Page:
I officiated at a funeral Saturday. I should never have had to do that. It was never meant to be this way.
In the Garden of Eden there was no relational discord; there were no prayers for healing; there was no pain of any kind; and there was no death or sorrow. It was life as God had intentionally designed it. However, it all fell apart when sin – disobedience and rejection of God – entered the world and polluted the earth and the people the Lord God had created.
Saturday we were confronted with the stark reality of sin. The doctors surely listed their medical reasons for why the man in the casket before me had died; but I know that ultimately it was the consequence of sin and living in a sin-polluted world
Death is the separation of the body from the soul. The reality that the family and friends gathered in the room were separated from their father, grandpa, uncle, friend, boss brought pain and sorrow into all of their lives and they were looking for comfort in their time of grief.
What they may not have realized (and what I endeavored to share with them) is that death brings pain to the heart of God, too. When Adam and Eve left the Garden they experienced a different kind of death – they were separated from God by sin – and it broke His heart. If something were not done, the separation would last for eternity. But God had a plan to overcome the physical and eternal consequences of sin – death – and restore the relationship He had designed in the beginning. God would come to earth in a man’s body and take the penalty and consequences of sin on himself so mankind could be justly forgiven.
So Jesus, God in the flesh, died a brutal death on the cross to be the ultimate sacrifice for sin. But it was not enough just to die for sin – Jesus had to demonstrate He had power over the consequence of sin – He had to be raised from the dead – and He was! Having paid for our sin and having conquered death, He offered the gift of forgiveness and reconciliation and made it available to everyone who would believe.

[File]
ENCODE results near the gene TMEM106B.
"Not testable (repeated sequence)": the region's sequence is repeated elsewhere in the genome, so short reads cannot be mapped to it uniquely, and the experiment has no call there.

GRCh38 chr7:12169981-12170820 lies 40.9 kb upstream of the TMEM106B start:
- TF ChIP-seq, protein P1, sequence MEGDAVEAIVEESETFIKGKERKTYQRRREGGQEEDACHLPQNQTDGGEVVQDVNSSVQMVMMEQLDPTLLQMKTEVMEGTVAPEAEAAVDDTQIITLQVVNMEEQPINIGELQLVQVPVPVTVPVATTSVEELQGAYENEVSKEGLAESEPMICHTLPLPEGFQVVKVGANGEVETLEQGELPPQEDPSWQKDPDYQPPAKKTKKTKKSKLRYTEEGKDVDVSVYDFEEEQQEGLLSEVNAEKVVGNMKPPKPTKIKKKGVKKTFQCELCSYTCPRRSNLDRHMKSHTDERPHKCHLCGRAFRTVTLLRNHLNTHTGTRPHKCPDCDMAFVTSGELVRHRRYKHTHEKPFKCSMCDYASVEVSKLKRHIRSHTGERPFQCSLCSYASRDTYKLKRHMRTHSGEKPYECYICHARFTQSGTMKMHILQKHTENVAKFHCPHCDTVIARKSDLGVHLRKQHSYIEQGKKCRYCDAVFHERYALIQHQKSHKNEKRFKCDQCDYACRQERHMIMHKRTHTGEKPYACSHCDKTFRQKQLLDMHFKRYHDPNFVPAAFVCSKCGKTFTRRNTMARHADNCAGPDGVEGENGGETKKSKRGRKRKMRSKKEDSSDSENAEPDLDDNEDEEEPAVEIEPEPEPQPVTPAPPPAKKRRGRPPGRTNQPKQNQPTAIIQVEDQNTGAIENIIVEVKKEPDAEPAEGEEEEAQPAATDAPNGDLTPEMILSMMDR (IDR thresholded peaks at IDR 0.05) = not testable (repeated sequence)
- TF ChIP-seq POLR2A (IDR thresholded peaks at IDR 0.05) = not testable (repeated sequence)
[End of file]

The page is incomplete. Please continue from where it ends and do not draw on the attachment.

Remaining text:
Thankfully, the man whose life we were celebrating had made the decision early in his life to place his faith and trust in Jesus and so took possession of the gift of forgiveness and life. And the choice he made years ago has left a legacy of faith that continues to impact his family and will for generations to come and on into eternity. This man’s relationship with Jesus is what made the service Saturday hopeful. And while the folks there grieved, it was not like people without hope.
God never intended for me to do funerals – but because of sin, I had to do one Saturday. However, I thank the Lord that the service was not about despairing over the impact of sin but celebrating what Jesus had done to restore life to the way it had been originally designed!